ShareLedger, the underlying blockchain to the ecosystem of ShareRing, will be undergoing a hard fork on 28 March 2022. This ‘update’ will take ShareLedger to Cosmos SDK v0.44.0 and Tendermint v0.34.14, which will further enhance, and release a series of new features to the blockchain. This provides ShareRing with stronger foundations in anticipation of new products to be developed in the future.
So, what new features does this hard fork offer?
Intercommunication protocols and modules
An introduction of new protocol buffers will bring about significant improvements to our blockchain state and wire communication within the Cosmos SDK. Additionally, we have implemented the Inter Blockchain Communication (IBC) protocol as a module, which facilitates transport across sovereign blockchains, meaning that ShareLedger is able to communicate with other heterogeneous blockchains.
Validator nodes – Single application binary
Validators and nodes now only need to download a single application binary to operate, whereas previously, separate binaries were required. This improves the overall efficiency of the process required to run a masternode.
Simplified fee management for SDK users
We’ve introduced two new modules that simplify the overall fee management process and grant more control to those who use our SDK. Let’s look at the example of ‘document issuance.’ With this new module, the issuer can pay for gas fees using a pool of funds within predefined limits. Furthermore, issuers are able to grant arbitrary privileges between their own accounts, so that grantee accounts can execute certain actions. For example, messages on behalf of the granter.
Chain upgrade process efficiency
Chain upgrades were historically done with the Cosmos SDK by creating an upgrade proposal, halting the chain at the given height, exporting state to a JSON file, making the necessary JSON file changes, and creating a new chain with the modified JSON file as genesis. This procedure is tedious and could take up to several hours. Not to mention that ALL validator nodes must be completely stopped for it to work.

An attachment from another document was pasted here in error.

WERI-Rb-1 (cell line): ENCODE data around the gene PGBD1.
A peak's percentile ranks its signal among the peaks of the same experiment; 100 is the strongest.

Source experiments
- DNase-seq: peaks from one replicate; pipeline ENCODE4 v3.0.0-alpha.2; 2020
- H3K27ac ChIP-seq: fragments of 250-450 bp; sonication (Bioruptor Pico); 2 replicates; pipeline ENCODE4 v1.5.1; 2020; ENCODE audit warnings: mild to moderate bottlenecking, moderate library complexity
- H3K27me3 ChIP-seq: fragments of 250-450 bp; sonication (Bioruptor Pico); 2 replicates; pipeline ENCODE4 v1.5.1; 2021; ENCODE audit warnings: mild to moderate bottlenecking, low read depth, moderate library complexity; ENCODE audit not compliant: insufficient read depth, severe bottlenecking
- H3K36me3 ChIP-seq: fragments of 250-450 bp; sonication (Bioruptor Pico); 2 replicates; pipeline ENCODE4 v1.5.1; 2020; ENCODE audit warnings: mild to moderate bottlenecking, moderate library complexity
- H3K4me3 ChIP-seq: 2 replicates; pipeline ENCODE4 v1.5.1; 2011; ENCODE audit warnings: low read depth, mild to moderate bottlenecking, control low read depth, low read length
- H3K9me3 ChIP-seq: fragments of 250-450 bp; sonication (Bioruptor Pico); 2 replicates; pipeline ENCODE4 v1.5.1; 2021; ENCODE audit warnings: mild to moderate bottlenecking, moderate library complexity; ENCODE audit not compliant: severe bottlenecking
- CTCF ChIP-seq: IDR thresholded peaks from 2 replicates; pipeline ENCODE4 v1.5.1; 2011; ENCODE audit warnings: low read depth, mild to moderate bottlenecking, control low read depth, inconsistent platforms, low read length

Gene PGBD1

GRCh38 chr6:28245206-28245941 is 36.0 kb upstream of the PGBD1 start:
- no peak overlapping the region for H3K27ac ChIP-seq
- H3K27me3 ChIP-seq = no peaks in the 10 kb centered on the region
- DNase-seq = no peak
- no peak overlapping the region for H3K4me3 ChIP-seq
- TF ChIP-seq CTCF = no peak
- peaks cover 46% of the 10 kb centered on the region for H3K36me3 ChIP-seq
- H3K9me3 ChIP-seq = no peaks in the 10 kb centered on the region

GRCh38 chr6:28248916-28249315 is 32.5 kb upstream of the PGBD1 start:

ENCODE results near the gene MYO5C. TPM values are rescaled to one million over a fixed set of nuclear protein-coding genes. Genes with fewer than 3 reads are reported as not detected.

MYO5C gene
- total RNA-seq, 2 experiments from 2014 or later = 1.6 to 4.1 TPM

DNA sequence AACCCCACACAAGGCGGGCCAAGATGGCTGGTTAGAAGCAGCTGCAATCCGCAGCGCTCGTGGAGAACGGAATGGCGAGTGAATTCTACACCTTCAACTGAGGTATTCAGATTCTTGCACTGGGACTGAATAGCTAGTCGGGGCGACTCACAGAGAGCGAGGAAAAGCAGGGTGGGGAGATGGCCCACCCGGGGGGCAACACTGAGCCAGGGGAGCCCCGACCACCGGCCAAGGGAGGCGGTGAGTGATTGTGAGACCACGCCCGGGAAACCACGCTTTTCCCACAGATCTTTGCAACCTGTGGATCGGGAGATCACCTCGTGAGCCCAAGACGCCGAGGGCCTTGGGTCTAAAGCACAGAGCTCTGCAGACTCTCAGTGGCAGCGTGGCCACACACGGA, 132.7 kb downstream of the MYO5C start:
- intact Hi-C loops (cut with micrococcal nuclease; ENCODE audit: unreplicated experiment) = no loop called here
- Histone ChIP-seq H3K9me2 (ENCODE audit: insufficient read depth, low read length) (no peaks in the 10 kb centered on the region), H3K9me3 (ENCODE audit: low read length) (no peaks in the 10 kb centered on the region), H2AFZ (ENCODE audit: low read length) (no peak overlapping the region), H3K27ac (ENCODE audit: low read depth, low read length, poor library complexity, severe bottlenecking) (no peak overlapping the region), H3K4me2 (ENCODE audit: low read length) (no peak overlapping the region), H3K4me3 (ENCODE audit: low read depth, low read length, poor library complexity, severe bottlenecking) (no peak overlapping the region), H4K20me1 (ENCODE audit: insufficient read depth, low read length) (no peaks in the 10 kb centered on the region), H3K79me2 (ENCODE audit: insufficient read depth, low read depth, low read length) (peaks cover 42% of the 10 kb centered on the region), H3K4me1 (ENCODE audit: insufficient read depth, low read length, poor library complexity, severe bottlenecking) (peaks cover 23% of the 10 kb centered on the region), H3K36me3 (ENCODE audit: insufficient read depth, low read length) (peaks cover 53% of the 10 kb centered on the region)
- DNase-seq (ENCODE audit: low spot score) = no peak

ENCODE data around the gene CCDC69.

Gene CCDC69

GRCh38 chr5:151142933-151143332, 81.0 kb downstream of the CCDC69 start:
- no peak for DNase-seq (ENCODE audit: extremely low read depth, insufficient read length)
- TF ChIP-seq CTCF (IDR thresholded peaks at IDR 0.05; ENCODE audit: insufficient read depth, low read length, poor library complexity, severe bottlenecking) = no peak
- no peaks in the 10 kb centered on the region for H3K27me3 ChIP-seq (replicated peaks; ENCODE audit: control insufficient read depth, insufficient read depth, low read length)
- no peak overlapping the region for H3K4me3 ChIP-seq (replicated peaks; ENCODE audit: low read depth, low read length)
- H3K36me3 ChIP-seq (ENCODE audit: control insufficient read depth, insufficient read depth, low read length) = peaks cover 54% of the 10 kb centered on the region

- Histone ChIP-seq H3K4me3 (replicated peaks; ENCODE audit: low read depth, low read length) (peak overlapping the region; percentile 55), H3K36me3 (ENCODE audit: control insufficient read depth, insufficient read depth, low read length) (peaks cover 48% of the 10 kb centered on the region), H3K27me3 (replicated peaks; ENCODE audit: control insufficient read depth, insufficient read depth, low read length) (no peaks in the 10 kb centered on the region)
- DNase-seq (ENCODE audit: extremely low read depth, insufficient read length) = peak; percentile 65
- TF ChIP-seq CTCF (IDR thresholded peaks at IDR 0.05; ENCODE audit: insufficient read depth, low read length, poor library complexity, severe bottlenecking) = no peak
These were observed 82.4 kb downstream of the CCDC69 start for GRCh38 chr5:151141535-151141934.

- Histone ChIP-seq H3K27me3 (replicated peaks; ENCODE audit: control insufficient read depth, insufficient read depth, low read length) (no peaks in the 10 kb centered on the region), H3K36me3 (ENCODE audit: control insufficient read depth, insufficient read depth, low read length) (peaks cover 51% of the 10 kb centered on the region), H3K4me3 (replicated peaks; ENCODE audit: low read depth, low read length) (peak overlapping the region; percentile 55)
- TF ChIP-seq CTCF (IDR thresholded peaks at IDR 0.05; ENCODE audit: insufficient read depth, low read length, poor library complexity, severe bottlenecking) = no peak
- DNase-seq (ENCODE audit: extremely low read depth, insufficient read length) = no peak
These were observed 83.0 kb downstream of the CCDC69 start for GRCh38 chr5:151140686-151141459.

This hard fork introduces a new way of handling upgrades. When an upgrade happens, instead of starting a new chain, the new binary will read the existing database and perform in-place modifications of the store. We expect this method to reduce the migration time significantly.
Removing the risks of ‘denial of service’ and ‘false witnesses’ with block proposals
The upgrade to Tendermint v0.33.6 essentially mitigates the risk of having block proposers sign for wrong blocks, which results in the invalidation of proposed blocks and, as such, a halt to the network (denial of service.) With this hard fork, a ⅔ majority of signatures must be verified for the block prior to committing it to the chain.
In relation to false witnesses, this hard fork removes the risk of proposed blocks not containing 100% verified signatures. Prior versions would have accepted proposed blocks that contained two-thirds majority verified signatures, which resulted in an increased risk of proposers including arbitrary data for the remainder third of signatures.
By nature, blockchains don’t deal with fractions. The minimum amount we can spend for transfers or transaction fees is 1 SHR. As a result, we have faced several issues related to decimalization. For example, staking/reward calculations are calculated by various formulas, and as a result, the user’s reward would sometimes be less than 1 SHR (the numbers are rounded down). With this upgrade, we introduce two new denoms as alternatives:
nSHR: Nano SHR. Our base and native coin for now. 1 SHR = 10^9 nSHR. It solves pretty much all of our issues. The rounding still happens but at a very, very small scale so that it can be ignorable.